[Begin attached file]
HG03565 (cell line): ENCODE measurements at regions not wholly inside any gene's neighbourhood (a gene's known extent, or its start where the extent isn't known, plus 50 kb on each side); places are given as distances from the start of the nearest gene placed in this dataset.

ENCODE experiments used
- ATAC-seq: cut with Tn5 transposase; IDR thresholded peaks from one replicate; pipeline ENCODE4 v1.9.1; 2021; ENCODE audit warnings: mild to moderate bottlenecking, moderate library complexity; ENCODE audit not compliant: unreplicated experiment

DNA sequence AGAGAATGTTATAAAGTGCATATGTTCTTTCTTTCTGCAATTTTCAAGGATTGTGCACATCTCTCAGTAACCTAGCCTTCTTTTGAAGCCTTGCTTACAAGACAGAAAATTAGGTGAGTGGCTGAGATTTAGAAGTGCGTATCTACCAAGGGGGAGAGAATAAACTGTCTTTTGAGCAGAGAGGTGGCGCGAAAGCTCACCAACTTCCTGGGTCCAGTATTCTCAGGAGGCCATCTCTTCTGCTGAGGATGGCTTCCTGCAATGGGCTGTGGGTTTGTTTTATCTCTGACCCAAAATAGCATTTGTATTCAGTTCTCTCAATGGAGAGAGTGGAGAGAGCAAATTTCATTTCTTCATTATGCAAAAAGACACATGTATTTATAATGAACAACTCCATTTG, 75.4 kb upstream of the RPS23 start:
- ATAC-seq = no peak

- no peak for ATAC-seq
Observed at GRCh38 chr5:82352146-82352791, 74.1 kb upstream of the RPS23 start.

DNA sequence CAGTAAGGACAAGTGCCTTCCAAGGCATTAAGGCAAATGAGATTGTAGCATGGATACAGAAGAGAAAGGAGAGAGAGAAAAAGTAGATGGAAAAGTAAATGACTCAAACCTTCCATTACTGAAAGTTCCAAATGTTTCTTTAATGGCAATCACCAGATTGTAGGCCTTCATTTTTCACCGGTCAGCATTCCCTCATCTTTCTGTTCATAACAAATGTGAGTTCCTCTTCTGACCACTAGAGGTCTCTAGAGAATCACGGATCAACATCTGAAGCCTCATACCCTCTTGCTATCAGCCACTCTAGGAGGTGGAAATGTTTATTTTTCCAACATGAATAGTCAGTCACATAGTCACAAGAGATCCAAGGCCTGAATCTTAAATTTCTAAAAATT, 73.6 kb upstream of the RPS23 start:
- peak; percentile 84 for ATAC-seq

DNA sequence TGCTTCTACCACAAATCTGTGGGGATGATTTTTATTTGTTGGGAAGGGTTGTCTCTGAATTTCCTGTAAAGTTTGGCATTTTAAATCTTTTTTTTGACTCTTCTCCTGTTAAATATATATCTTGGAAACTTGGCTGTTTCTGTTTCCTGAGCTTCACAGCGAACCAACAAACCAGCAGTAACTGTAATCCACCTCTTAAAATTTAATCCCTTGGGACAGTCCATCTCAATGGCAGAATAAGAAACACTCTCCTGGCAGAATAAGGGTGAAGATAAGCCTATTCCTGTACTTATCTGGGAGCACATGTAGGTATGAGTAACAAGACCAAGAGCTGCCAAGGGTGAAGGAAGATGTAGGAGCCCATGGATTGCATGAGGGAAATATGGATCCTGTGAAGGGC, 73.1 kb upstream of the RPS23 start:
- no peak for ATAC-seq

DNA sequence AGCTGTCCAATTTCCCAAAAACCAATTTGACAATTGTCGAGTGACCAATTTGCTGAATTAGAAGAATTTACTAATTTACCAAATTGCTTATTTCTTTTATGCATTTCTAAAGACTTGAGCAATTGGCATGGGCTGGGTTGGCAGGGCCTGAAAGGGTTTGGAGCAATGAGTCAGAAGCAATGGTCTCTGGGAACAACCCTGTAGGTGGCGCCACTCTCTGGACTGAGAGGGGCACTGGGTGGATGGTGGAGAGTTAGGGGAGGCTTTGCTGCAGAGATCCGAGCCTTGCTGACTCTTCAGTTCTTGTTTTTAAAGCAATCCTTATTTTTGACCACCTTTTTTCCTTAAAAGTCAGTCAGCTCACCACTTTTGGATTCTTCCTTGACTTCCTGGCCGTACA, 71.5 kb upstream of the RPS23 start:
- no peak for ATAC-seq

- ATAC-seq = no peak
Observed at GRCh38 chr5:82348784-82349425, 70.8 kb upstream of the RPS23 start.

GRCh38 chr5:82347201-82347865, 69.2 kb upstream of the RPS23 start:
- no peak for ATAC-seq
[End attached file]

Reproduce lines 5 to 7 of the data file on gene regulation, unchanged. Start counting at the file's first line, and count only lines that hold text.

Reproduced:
- ATAC-seq = no peak

- no peak for ATAC-seq
Observed at GRCh38 chr5:82352146-82352791, 74.1 kb upstream of the RPS23 start.